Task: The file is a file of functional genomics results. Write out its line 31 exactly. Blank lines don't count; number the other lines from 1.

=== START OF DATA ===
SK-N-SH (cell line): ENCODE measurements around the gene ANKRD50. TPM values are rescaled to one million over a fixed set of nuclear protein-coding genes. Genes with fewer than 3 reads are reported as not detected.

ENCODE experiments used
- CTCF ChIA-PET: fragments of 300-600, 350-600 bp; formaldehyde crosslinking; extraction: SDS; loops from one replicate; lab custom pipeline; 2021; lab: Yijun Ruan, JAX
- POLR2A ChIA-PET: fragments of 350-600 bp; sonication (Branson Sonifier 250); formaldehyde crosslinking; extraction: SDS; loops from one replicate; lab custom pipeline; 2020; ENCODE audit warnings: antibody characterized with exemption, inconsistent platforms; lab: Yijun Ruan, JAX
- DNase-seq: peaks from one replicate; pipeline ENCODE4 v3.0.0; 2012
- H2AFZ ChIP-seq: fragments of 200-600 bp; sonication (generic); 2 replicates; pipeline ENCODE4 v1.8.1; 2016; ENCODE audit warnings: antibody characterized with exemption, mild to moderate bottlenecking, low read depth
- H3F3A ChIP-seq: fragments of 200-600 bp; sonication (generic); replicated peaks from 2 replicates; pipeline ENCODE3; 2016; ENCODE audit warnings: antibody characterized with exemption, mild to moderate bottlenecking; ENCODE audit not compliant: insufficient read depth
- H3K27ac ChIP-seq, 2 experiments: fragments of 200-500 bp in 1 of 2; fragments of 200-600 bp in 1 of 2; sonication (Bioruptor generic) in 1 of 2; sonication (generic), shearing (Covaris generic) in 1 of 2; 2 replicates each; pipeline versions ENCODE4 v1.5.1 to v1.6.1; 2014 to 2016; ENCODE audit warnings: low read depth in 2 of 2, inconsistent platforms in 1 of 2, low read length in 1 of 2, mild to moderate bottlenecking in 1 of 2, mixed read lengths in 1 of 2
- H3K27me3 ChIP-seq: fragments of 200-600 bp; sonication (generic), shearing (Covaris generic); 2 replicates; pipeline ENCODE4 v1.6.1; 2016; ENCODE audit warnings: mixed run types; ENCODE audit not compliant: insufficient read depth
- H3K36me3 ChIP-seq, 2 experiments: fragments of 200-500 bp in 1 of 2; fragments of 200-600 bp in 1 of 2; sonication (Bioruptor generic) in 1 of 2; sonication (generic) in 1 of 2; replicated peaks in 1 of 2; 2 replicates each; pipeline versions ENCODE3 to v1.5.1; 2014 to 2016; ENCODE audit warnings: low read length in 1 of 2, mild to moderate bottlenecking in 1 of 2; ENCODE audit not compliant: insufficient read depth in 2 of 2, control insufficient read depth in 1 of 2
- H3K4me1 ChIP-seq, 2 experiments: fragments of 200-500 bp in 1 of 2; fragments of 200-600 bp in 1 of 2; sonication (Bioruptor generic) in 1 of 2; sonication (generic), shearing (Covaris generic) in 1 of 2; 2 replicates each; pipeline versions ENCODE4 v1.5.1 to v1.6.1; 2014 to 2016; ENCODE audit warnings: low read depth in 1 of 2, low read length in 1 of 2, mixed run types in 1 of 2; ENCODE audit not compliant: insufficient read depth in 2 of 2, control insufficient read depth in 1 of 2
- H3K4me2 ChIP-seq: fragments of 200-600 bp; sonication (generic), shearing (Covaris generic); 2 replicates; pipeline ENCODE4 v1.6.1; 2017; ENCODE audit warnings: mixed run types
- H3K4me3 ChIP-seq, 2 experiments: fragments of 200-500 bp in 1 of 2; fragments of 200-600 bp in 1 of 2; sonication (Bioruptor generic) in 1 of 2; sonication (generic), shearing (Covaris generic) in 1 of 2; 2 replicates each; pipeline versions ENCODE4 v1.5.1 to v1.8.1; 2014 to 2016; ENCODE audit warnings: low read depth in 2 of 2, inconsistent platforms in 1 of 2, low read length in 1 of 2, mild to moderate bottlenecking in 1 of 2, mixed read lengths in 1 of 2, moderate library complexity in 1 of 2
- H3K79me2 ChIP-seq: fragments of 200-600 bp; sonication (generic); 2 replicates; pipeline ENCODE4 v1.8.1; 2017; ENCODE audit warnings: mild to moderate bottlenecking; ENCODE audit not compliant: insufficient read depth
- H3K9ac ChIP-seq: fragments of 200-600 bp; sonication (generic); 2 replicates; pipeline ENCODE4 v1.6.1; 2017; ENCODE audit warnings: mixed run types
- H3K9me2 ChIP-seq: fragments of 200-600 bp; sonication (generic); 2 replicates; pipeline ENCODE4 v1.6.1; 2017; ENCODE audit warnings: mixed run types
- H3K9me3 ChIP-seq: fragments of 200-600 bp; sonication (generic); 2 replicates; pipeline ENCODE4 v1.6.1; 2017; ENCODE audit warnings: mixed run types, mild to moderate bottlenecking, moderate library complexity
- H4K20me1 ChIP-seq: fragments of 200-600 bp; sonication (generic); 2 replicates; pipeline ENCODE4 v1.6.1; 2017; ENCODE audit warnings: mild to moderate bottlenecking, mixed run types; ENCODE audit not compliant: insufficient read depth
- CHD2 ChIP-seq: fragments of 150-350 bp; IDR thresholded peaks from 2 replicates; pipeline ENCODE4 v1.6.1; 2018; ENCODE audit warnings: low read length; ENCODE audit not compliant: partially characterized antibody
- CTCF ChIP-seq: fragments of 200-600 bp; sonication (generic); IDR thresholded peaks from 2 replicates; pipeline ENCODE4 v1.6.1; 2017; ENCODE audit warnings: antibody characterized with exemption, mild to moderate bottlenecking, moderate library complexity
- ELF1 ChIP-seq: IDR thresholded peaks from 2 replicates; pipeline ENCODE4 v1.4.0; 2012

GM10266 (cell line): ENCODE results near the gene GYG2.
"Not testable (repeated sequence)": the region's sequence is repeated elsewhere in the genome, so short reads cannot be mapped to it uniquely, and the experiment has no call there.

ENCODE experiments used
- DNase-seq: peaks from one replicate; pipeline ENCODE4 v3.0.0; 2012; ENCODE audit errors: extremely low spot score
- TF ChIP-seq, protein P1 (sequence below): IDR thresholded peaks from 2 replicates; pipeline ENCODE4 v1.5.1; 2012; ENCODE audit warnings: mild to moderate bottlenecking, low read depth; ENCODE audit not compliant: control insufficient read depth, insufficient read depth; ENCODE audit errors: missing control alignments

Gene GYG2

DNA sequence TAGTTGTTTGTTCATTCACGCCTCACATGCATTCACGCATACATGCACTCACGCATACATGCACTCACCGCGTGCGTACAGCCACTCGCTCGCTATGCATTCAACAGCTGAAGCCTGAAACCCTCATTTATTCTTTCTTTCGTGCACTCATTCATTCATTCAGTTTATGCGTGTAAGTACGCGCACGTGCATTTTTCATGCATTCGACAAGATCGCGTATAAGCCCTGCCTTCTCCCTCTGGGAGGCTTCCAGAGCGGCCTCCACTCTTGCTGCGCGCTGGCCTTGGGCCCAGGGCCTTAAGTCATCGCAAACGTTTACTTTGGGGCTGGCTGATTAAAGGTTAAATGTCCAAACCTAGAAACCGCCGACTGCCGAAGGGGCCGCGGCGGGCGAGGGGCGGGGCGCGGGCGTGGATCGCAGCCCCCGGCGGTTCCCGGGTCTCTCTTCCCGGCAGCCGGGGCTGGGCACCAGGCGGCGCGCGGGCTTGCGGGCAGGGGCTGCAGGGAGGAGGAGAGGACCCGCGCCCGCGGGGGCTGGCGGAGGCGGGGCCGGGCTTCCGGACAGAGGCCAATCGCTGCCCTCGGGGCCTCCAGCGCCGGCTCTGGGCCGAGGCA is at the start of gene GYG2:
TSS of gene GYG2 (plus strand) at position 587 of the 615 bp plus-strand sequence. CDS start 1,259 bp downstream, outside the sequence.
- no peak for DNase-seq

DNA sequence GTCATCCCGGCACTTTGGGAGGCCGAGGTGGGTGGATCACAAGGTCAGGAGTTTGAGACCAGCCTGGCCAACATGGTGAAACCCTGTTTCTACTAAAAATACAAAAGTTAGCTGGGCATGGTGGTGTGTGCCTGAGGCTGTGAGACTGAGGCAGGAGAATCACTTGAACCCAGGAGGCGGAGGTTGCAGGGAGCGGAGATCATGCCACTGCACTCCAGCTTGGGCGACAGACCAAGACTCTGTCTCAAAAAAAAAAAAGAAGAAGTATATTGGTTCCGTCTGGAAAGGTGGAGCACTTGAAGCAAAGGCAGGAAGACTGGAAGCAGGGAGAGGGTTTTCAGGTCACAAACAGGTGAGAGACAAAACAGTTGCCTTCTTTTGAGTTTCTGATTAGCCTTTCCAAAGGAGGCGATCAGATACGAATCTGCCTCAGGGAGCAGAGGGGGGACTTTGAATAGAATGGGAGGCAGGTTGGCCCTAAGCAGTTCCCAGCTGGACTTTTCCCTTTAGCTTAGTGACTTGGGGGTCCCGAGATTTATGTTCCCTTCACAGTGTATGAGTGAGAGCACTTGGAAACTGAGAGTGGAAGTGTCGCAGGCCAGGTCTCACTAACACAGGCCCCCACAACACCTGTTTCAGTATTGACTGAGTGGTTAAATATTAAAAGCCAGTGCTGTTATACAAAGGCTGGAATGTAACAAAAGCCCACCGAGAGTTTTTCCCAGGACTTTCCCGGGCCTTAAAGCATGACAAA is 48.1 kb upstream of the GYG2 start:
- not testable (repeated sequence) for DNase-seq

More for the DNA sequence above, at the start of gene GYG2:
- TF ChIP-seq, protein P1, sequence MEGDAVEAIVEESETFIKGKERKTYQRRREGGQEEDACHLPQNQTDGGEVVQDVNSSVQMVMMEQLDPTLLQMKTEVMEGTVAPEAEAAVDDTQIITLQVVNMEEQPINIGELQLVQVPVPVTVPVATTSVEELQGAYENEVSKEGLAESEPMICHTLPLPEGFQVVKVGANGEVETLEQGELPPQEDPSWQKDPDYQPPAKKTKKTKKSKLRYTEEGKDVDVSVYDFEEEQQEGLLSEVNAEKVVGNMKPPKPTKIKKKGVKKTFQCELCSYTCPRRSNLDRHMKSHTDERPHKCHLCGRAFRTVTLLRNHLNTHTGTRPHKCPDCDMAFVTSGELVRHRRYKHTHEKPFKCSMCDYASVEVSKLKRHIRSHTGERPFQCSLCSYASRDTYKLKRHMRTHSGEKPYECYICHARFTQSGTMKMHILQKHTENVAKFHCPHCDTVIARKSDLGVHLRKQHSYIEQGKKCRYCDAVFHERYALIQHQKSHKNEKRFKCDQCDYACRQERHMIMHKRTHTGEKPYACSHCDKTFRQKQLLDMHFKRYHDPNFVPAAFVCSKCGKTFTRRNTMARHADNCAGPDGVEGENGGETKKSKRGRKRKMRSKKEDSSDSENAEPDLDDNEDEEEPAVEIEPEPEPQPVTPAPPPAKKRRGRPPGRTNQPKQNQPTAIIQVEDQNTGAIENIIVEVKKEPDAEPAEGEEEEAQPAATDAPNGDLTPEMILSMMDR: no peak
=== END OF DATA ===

DNA sequence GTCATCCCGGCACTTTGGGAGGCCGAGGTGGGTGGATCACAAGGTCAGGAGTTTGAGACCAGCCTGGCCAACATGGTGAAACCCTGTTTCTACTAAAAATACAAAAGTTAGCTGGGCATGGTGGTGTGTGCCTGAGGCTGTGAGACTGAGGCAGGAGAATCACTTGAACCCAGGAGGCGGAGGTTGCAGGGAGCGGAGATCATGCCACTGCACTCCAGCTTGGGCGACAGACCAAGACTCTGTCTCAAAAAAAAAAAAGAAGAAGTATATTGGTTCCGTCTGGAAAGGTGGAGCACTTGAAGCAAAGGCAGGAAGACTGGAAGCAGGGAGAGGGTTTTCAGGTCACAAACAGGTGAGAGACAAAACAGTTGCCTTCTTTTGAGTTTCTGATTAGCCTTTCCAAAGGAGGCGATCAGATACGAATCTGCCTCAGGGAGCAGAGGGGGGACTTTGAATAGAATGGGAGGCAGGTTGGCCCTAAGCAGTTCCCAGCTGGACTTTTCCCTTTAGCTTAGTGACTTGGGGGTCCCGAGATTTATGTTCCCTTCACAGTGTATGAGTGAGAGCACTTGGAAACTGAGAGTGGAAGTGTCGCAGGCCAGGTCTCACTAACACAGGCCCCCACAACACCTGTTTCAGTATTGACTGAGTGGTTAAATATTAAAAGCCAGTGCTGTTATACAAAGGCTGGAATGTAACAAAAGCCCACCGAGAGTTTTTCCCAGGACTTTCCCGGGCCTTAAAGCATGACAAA is 48.1 kb upstream of the GYG2 start: